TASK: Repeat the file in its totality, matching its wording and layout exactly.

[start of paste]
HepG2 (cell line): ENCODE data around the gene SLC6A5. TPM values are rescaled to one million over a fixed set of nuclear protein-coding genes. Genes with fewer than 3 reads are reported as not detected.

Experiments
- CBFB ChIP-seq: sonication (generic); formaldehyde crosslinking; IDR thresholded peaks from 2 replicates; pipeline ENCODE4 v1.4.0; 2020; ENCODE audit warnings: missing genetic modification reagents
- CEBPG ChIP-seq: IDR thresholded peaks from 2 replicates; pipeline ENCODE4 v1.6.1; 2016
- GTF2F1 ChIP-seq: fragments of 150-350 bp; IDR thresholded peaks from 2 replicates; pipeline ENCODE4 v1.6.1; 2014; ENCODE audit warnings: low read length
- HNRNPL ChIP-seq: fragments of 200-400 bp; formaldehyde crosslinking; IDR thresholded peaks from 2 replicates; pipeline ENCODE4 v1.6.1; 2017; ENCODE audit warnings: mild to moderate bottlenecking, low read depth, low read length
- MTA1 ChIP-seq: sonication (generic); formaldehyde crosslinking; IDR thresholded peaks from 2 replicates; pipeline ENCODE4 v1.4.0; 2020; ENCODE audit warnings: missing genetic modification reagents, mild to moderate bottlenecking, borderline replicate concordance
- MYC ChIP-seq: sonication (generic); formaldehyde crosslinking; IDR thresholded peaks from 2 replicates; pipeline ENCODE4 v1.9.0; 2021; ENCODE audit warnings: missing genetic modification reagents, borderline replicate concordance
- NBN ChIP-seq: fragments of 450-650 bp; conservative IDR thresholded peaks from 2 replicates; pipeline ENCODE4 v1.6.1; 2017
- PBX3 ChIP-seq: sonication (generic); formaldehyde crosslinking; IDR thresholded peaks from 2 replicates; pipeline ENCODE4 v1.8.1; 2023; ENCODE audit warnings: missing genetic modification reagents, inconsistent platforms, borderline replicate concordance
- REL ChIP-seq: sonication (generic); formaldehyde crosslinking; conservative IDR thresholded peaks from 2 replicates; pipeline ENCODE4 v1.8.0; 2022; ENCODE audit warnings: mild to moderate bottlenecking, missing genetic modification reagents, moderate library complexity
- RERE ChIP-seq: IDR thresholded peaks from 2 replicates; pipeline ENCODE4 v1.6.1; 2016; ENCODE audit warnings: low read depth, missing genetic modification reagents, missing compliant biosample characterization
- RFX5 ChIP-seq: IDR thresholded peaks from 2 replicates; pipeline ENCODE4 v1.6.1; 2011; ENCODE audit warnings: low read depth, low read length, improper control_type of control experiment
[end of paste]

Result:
HepG2 (cell line): ENCODE data around the gene SLC6A5. TPM values are rescaled to one million over a fixed set of nuclear protein-coding genes. Genes with fewer than 3 reads are reported as not detected.

Experiments
- CBFB ChIP-seq: sonication (generic); formaldehyde crosslinking; IDR thresholded peaks from 2 replicates; pipeline ENCODE4 v1.4.0; 2020; ENCODE audit warnings: missing genetic modification reagents
- CEBPG ChIP-seq: IDR thresholded peaks from 2 replicates; pipeline ENCODE4 v1.6.1; 2016
- GTF2F1 ChIP-seq: fragments of 150-350 bp; IDR thresholded peaks from 2 replicates; pipeline ENCODE4 v1.6.1; 2014; ENCODE audit warnings: low read length
- HNRNPL ChIP-seq: fragments of 200-400 bp; formaldehyde crosslinking; IDR thresholded peaks from 2 replicates; pipeline ENCODE4 v1.6.1; 2017; ENCODE audit warnings: mild to moderate bottlenecking, low read depth, low read length
- MTA1 ChIP-seq: sonication (generic); formaldehyde crosslinking; IDR thresholded peaks from 2 replicates; pipeline ENCODE4 v1.4.0; 2020; ENCODE audit warnings: missing genetic modification reagents, mild to moderate bottlenecking, borderline replicate concordance
- MYC ChIP-seq: sonication (generic); formaldehyde crosslinking; IDR thresholded peaks from 2 replicates; pipeline ENCODE4 v1.9.0; 2021; ENCODE audit warnings: missing genetic modification reagents, borderline replicate concordance
- NBN ChIP-seq: fragments of 450-650 bp; conservative IDR thresholded peaks from 2 replicates; pipeline ENCODE4 v1.6.1; 2017
- PBX3 ChIP-seq: sonication (generic); formaldehyde crosslinking; IDR thresholded peaks from 2 replicates; pipeline ENCODE4 v1.8.1; 2023; ENCODE audit warnings: missing genetic modification reagents, inconsistent platforms, borderline replicate concordance
- REL ChIP-seq: sonication (generic); formaldehyde crosslinking; conservative IDR thresholded peaks from 2 replicates; pipeline ENCODE4 v1.8.0; 2022; ENCODE audit warnings: mild to moderate bottlenecking, missing genetic modification reagents, moderate library complexity
- RERE ChIP-seq: IDR thresholded peaks from 2 replicates; pipeline ENCODE4 v1.6.1; 2016; ENCODE audit warnings: low read depth, missing genetic modification reagents, missing compliant biosample characterization
- RFX5 ChIP-seq: IDR thresholded peaks from 2 replicates; pipeline ENCODE4 v1.6.1; 2011; ENCODE audit warnings: low read depth, low read length, improper control_type of control experiment